Pareto criterion

Pareto criterion

Any criterion for allocating an economy’s resources at “unity”, where re-allocation of resources cannot improve conditions for one person or group, without worsening conditions for others.
References in periodicals archive ?
Menus cannot usually be ranked by the Pareto criterion.
The uninformativeness of the Pareto criterion with linear u can be stated as a formal result.
Therefore, Kaldor-Hicks efficiency criterion is more real than Pareto criterion and is more acceptable in economic analysis of law.
In other words, the Pareto criterion with actual compensation embodies a value judgment in favor of the status quo, just as the potential-compensation criterion embodies one against it.
Interestingly, though, he still adduces the Pareto criterion, which is deeply rooted in utilitarian thought, to show that an act of original appropriation always increases social welfare while property seizure does not.
The Pareto criterion simply states that a solution is better than another one if it is as good in all attributes, and better in at least one of these attributes.
It is in this sense that "the Pareto criterion has been thought to be an expression of individual liberty.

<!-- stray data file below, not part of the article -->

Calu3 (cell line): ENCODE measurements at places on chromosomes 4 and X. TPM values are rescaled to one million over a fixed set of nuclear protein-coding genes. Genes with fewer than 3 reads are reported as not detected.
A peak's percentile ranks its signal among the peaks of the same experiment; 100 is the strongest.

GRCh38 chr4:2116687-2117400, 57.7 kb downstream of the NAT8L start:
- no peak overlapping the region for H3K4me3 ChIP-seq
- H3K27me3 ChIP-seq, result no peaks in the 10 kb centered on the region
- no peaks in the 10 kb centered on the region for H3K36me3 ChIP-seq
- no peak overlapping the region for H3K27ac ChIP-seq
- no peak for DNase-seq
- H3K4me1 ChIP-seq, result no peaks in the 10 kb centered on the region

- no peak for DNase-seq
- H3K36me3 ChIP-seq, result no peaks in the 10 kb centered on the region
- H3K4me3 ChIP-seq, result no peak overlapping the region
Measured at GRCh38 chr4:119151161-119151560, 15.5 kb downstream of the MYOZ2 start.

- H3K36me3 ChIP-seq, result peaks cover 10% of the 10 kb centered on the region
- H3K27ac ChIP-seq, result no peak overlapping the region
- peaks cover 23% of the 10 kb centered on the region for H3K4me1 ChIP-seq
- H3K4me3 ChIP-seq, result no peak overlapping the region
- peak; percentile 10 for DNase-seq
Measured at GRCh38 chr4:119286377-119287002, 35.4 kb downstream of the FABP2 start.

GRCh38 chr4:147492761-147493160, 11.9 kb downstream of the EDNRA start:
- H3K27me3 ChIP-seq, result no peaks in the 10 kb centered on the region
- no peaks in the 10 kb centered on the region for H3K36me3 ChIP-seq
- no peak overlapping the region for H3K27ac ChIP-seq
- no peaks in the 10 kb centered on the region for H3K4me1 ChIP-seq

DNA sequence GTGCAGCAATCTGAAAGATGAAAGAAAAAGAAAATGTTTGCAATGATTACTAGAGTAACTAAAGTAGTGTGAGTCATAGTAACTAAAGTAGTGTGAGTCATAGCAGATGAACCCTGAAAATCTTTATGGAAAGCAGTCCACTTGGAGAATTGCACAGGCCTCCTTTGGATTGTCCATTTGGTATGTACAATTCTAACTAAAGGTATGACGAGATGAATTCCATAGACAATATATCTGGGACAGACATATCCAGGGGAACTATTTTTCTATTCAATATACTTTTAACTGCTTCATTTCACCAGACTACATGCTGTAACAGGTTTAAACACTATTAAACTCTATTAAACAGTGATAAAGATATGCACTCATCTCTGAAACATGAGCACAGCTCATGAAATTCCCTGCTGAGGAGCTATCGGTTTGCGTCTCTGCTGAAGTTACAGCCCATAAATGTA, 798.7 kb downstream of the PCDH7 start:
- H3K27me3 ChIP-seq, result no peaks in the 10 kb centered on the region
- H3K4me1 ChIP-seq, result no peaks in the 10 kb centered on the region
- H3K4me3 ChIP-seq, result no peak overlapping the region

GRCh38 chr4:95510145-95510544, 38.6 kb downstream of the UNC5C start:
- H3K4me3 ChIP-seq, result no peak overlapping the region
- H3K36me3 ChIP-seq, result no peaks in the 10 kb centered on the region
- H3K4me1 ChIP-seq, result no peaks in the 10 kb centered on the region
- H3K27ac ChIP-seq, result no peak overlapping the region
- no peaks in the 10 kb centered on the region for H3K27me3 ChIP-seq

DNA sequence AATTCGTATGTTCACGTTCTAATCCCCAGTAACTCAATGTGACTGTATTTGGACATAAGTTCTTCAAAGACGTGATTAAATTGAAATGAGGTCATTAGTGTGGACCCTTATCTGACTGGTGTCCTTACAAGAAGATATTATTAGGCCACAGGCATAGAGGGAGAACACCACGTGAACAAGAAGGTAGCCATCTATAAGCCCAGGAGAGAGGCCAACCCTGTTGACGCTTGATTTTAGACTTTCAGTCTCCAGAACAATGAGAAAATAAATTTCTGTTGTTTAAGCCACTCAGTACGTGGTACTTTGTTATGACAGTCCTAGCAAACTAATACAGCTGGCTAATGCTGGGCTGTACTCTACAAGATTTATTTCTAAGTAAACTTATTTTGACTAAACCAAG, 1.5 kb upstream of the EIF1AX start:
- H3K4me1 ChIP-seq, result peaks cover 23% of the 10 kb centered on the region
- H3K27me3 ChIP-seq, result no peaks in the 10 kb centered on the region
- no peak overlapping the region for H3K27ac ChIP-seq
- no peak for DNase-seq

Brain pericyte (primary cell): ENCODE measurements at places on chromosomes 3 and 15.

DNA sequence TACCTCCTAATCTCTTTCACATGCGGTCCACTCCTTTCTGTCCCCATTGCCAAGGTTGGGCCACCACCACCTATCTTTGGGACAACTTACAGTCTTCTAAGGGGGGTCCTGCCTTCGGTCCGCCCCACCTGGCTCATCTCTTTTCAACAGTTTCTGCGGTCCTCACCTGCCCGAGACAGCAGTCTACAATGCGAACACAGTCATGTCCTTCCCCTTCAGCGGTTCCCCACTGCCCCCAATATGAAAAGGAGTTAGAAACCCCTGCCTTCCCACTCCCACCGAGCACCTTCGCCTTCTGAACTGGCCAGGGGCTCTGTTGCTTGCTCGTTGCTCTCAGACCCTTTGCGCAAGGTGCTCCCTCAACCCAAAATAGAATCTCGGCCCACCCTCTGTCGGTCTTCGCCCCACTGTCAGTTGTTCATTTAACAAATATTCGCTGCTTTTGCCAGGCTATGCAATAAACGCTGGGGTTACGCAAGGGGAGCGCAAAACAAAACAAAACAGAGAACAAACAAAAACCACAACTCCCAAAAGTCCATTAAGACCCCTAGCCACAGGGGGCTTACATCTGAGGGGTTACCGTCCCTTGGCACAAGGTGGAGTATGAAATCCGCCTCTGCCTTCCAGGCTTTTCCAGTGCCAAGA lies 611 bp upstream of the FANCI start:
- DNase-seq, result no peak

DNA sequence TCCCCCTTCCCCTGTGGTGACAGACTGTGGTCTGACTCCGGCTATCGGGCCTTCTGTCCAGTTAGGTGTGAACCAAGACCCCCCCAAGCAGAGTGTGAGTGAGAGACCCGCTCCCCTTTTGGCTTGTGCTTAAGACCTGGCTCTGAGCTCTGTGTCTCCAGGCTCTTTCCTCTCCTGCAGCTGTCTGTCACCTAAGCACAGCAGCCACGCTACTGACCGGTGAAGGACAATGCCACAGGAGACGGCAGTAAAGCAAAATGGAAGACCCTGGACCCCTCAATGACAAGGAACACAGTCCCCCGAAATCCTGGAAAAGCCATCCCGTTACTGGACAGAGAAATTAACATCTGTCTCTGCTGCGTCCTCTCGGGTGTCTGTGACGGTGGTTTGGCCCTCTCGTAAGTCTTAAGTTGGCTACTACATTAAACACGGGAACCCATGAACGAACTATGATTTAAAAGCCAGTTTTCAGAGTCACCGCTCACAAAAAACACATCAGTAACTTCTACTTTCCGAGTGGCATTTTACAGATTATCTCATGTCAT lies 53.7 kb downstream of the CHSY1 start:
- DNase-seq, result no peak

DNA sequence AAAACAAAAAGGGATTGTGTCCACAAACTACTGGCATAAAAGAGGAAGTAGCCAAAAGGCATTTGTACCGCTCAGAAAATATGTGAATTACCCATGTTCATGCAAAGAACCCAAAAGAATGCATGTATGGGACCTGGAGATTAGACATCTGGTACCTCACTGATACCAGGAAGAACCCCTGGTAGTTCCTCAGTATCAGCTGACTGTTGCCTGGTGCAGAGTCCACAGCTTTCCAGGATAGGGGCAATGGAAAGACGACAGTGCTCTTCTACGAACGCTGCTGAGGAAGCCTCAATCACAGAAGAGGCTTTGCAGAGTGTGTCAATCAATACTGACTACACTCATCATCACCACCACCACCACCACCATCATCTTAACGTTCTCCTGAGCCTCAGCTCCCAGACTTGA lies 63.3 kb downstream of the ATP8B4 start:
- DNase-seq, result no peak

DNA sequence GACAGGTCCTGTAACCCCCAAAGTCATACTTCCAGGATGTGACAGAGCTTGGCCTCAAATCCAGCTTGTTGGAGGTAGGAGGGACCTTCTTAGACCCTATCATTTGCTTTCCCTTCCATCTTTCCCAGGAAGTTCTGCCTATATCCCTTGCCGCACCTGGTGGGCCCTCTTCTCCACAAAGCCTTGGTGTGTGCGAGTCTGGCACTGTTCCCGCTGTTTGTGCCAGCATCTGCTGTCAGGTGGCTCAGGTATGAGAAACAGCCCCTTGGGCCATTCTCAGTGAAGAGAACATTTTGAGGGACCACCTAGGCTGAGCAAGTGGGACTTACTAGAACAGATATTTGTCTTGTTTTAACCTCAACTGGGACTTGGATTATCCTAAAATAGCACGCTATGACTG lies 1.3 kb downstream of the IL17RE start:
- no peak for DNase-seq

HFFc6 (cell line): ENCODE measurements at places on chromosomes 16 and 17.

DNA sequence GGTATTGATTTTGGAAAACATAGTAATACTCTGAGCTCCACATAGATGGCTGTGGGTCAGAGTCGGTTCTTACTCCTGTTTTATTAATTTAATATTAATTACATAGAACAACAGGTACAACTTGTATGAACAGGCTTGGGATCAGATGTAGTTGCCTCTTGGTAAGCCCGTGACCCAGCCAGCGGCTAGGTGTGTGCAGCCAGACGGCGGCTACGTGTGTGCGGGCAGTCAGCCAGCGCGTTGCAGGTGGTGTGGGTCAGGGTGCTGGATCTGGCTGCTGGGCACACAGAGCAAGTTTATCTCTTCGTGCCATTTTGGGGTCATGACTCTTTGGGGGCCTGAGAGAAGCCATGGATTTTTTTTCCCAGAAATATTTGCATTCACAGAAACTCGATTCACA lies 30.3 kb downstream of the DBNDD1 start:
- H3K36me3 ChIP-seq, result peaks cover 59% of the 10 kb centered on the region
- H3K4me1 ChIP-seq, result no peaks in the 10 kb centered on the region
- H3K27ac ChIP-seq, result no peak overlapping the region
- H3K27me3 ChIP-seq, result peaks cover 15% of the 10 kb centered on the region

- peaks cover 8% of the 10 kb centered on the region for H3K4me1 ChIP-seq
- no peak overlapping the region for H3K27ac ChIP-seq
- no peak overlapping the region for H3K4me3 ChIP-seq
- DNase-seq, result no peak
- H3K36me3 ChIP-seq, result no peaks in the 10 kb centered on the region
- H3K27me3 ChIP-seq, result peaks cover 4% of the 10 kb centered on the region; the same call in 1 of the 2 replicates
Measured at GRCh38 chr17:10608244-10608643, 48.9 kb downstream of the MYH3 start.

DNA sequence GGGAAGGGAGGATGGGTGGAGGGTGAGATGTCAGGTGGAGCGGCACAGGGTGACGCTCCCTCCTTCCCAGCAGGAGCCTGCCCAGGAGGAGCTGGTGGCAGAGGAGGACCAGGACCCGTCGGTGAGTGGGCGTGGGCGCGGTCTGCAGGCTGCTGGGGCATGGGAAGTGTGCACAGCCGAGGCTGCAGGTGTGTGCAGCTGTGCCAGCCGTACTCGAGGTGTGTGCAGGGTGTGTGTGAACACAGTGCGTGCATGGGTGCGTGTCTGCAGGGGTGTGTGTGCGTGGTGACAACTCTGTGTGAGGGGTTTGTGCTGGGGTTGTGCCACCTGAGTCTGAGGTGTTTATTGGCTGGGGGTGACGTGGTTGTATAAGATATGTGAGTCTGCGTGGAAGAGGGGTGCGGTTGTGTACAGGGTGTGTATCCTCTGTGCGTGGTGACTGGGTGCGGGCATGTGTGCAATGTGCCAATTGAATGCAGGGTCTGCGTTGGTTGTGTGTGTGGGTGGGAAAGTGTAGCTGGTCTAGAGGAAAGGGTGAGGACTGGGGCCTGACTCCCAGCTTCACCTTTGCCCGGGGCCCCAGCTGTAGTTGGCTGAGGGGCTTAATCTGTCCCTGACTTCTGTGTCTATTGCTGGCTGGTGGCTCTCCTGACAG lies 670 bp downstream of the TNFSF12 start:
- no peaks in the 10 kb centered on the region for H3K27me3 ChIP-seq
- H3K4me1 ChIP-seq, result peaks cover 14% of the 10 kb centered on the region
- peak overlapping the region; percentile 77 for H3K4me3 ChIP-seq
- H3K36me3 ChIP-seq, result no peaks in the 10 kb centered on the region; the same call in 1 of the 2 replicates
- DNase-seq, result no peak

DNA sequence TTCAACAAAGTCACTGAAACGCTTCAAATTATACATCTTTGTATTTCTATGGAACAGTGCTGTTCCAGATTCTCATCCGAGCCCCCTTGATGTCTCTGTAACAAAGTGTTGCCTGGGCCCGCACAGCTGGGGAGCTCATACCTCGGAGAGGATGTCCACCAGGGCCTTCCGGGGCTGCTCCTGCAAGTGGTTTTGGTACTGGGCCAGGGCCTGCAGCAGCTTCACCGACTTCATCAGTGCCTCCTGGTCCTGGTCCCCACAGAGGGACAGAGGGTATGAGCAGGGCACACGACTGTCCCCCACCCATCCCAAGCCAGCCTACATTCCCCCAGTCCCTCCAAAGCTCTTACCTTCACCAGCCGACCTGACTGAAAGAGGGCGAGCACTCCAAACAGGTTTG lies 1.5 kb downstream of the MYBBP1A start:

The Pareto criterion would not be widely accepted unless it takes account of moral harms; but: if it does take account of moral harms then there is no reason to doubt that egalitarian concerns can be incorporated into the Pareto argument.
Unlike the Pareto criterion, which considers both efficiency and equity to be a requirement of welfare gain, the compensation principle deals with the issue of efficiency only and leaves the issue of equity (actual payment of compensation to the losers) to the policymakers.
Buchanan (1967) writes, "it is evident that [unanimous consent] is the political counterpart of the Pareto criterion for optimality" (p.
In part 5, de Jasay examines Amartya Sen's argument that the Pareto criterion (licensing any transfers that make nobody worse off by his own lights) clashes with libertarian values because it allows the voluntary transfer of liberties that are properly inalienable.
And, similar to Sen's analysis, the analysis here suggests that the Pareto criterion is not adequate for the formation of public policy.